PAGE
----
**During our discussions with non-mathematician communities, questions were often raised about mathematics that at first appeared naïve. Here, we would like to remind readers what mathematics is and what it does, basing our observations on the important work of learned societies and the initiative entitled “Mathematics of Planet Earth 2013”.**

* **«** **“It’s a discipline that feeds on its links with the other sciences, with society and the industrial world, but one that is also enriched itself in doing so (translation).” *

*- Mathématiques, l’explosion continue.*

One of the mathematician’s roles is to observe the world and try to create conceptual tools to better understand it. All the power of mathematics lies in this two-fold approach: sometimes it can be used to resolve concrete problems, sometimes it develops very abstract and general methods that are disconnected from the real world but that – sometimes – have concrete and unexpected consequences. From the most abstract theories to the most concrete analytical methods, there is not a single mathematics but several! And they are all essential and intertwined. We have heard a lot about the rigour of the discipline but few people realise that the mathematician is, at the same time, flexible and open-minded! Indeed, the mathematician extends and adapts each of his or her objects of study to other applications and benefits from the links woven between different researchers in mathematics and other disciplines (in France and internationally). These links enable the mathematician to solve new problems.

*Inspired by the text in Le Cercle, Les Echos d’E. Ghys (UMPA ENS Lyon).** *

* *

Mathematics is essential in everyday life. Thus, environmental and social issues that require the analysis, optimisation and management of increasingly complex systems result in a growing need for mathematics. This important role is well understood by certain countries, such as China and the United States, a fact that has been reflected in increased financial support for the discipline in these areas. Furthermore, the overall perception of the mathematician as being non-discriminatory and flexible enables him or her to play an important role in the dissemination of knowledge.*«** **Mathematics … develops intuition, imagination, and a critical mind; it is also a universal language and a strong element of culture. (translation)**» (*in* Mathématiques, l’explosion continue).*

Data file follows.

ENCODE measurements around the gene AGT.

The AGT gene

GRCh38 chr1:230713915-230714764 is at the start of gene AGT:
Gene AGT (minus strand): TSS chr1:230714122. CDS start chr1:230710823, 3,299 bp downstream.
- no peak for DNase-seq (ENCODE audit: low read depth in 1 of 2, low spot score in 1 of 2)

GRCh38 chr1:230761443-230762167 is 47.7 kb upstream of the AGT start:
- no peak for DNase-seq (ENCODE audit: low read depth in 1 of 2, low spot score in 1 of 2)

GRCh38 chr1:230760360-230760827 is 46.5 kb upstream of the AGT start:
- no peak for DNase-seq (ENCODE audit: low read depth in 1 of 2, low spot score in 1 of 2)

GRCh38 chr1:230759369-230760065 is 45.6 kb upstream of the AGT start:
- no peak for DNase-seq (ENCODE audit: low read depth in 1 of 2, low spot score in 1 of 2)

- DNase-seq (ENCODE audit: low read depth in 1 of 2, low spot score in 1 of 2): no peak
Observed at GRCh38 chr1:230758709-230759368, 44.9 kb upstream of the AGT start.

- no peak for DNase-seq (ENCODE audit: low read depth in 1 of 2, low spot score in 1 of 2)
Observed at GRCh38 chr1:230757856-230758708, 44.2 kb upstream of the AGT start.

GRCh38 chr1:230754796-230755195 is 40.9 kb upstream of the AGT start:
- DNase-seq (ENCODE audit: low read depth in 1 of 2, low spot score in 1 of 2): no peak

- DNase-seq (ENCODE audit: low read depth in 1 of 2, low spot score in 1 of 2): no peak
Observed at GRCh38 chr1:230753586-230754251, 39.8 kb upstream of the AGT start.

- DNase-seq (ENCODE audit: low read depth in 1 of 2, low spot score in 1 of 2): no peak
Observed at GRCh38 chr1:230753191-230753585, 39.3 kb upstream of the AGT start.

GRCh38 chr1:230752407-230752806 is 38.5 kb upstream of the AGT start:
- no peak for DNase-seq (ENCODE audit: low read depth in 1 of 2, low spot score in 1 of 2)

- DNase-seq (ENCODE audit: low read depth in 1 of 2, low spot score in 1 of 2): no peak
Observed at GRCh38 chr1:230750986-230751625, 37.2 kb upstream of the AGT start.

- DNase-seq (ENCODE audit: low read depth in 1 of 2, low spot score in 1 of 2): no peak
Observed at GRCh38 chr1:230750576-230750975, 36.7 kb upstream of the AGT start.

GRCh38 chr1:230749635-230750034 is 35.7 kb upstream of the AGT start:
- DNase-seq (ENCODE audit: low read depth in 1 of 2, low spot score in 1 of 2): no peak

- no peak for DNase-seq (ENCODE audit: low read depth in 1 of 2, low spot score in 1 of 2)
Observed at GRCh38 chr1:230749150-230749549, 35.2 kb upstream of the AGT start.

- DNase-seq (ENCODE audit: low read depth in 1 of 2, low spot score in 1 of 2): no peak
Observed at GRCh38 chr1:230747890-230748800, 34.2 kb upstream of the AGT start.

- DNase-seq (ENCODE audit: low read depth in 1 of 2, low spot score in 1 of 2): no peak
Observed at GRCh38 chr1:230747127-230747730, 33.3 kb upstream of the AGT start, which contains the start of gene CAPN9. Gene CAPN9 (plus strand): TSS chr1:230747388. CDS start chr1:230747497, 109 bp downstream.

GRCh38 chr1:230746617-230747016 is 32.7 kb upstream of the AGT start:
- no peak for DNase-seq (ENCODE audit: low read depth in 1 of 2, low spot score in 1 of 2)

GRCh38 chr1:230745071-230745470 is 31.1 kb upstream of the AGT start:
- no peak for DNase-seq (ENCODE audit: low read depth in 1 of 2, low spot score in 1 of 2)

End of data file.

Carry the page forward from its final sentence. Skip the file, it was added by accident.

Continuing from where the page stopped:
It is this kind of typical remark that led to this page being written! It should be remembered that scientific progress in applied fields often comes about because of recent or past fundamental research (see Mathematics and the Earth: a long story).

It is important to keep in mind that *«** **wishing to define activity or research in mathematics through its existing or potential applications would result in their disappearance. At the other end of the spectrum, favouring axiomatization, the study of structures and the internal dynamics of the discipline, as French mathematics did in the 1940-1970 period, albeit with considerable success, led to the development of so-called applied mathematics in France being held back (translation)** **» **- Mathématiques, l’explosion continue.*

Today many research mathematicians are involved in problems with concrete applications through exchanges and close collaboration with other disciplines. By way of example, mention may be made of initiatives such as the chair in *Modélisation mathématique et biodiversité* at the Polytechnique/MHN (Muséum national d’Histoire Naturelle) or the chair in *Modélisation prospective* at the CMA/ParisTech(Centre de Mathématiques Appliquées).

It is now important to focus on the Science-Earth link, treating it as a continuum, without any barriers between disciplines. It is questions arising from concrete issues that must determine the mathematics conducted in relation to the Earth, whether this is Mathematics in the real world*,* Numerical mathematics or Emerging mathematics*. *This question must become one of the essential criteria in determining the quality of applied mathematics.